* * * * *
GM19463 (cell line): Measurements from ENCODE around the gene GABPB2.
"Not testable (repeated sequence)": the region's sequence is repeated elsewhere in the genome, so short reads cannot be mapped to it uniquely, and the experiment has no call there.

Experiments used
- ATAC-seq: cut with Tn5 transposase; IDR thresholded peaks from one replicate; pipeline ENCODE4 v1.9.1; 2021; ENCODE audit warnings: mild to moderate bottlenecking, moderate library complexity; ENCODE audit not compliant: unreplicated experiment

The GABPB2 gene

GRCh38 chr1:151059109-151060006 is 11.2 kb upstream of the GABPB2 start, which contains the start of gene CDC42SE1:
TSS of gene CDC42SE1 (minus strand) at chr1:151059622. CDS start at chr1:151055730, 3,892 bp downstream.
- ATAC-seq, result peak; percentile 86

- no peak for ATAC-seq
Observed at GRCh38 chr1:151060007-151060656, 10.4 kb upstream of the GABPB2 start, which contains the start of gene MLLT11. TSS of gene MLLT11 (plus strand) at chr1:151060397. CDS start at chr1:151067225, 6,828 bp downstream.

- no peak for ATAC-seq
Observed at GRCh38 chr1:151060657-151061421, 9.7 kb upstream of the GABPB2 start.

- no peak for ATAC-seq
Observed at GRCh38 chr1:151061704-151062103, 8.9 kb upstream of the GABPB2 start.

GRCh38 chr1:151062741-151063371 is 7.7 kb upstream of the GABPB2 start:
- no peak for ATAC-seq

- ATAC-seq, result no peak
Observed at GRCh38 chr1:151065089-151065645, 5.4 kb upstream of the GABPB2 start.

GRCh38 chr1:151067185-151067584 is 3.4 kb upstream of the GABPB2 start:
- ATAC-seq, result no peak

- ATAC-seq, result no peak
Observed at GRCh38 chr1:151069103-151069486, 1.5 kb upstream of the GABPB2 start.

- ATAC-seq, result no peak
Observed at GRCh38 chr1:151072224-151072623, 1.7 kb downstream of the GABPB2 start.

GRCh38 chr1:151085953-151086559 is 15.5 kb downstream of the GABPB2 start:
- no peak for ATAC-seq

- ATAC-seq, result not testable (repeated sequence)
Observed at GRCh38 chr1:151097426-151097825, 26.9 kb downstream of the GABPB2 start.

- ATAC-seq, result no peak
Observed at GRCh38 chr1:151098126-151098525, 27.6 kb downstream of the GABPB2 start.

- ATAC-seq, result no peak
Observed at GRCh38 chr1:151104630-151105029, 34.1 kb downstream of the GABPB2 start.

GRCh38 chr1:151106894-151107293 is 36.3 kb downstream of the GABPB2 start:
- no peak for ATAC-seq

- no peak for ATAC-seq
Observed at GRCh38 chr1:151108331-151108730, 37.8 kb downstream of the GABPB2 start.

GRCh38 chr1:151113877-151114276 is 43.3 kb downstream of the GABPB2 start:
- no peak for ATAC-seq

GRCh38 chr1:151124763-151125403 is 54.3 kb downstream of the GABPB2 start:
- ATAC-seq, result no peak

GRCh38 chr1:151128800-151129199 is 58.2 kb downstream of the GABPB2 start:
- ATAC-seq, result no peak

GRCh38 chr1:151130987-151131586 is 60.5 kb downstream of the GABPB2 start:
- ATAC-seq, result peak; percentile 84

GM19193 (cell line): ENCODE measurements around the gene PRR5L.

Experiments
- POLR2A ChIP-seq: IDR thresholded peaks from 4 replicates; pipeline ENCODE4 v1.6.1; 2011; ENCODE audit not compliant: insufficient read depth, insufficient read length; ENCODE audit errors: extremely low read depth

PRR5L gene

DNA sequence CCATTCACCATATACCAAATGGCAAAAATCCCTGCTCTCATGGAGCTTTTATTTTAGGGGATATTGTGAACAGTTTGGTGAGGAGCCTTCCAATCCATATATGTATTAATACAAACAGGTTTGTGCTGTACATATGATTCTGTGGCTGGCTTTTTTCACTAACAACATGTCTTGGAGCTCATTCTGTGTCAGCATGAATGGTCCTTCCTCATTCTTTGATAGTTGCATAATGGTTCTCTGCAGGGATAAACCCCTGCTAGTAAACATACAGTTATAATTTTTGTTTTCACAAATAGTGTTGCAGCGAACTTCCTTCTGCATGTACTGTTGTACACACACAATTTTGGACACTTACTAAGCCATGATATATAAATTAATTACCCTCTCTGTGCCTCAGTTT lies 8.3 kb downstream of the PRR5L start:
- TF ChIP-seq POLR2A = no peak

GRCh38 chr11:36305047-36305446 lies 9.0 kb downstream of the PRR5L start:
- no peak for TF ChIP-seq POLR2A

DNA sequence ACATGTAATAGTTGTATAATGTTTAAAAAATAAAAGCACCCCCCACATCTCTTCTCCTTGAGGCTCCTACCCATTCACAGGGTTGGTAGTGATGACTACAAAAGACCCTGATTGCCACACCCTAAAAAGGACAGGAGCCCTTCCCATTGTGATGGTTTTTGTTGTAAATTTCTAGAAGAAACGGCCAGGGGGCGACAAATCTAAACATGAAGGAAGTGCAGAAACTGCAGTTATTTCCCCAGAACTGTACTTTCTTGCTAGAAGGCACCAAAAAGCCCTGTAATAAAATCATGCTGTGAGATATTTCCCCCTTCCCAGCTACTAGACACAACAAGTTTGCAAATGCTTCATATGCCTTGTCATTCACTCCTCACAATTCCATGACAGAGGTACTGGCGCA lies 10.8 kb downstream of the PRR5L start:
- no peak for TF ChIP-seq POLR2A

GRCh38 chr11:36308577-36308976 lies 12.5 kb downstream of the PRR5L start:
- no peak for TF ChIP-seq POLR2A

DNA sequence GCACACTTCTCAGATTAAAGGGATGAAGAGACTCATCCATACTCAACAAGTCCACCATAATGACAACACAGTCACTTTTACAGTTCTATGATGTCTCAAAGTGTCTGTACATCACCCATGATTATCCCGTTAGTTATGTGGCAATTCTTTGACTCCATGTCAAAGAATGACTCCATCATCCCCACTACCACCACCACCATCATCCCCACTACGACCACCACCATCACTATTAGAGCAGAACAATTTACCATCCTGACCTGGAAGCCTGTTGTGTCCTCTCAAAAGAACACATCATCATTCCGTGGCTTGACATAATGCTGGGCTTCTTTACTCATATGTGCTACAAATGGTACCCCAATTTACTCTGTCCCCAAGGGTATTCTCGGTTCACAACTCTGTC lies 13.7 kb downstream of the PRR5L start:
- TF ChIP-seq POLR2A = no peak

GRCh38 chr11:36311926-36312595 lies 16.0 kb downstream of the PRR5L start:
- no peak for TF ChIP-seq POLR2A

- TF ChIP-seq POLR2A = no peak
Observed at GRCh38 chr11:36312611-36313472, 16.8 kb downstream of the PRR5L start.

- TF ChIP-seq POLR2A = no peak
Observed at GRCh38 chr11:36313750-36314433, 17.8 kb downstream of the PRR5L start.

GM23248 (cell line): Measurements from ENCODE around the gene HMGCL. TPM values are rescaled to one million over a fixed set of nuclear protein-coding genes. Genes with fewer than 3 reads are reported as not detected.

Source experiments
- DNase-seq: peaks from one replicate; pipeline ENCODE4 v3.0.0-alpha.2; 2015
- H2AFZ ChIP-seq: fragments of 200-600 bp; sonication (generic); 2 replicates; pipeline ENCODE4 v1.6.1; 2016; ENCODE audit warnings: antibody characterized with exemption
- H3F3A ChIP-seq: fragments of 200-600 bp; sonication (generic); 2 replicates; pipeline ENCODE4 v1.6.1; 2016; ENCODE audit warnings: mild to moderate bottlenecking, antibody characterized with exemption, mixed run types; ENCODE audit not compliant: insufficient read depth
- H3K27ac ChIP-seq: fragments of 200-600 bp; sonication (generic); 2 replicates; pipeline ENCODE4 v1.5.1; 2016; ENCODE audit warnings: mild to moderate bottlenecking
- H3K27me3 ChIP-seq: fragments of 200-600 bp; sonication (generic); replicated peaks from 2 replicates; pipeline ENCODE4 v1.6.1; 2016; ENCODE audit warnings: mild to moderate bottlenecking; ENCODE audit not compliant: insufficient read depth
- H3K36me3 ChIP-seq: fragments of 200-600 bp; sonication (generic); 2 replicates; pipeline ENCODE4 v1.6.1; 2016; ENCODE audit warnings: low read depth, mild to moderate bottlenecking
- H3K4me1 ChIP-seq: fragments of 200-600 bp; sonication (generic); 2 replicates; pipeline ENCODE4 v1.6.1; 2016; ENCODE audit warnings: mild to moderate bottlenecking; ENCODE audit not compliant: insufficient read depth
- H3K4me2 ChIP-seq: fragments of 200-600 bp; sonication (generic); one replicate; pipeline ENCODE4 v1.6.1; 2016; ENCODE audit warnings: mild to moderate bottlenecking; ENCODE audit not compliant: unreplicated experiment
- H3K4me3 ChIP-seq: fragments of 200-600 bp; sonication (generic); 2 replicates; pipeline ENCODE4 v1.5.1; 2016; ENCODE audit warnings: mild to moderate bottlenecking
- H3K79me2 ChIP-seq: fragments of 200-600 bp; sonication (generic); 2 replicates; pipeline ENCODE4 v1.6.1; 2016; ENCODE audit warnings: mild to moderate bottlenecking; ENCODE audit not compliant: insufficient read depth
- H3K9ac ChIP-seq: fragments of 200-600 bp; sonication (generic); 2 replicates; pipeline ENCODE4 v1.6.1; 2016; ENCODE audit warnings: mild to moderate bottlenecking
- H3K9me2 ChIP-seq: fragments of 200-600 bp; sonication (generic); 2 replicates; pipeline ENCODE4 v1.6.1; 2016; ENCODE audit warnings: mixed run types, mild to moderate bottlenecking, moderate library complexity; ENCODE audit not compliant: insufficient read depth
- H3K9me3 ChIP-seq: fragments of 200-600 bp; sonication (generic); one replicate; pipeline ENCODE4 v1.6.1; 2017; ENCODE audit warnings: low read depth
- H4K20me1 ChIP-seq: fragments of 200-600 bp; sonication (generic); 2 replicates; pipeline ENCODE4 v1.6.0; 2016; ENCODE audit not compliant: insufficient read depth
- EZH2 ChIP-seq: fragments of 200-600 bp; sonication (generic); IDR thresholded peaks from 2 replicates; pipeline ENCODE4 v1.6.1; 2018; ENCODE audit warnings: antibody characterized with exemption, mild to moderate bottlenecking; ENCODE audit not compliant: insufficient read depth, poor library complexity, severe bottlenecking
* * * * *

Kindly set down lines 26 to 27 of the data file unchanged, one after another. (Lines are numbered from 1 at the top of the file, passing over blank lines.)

- no peak for ATAC-seq

- ATAC-seq, result not testable (repeated sequence)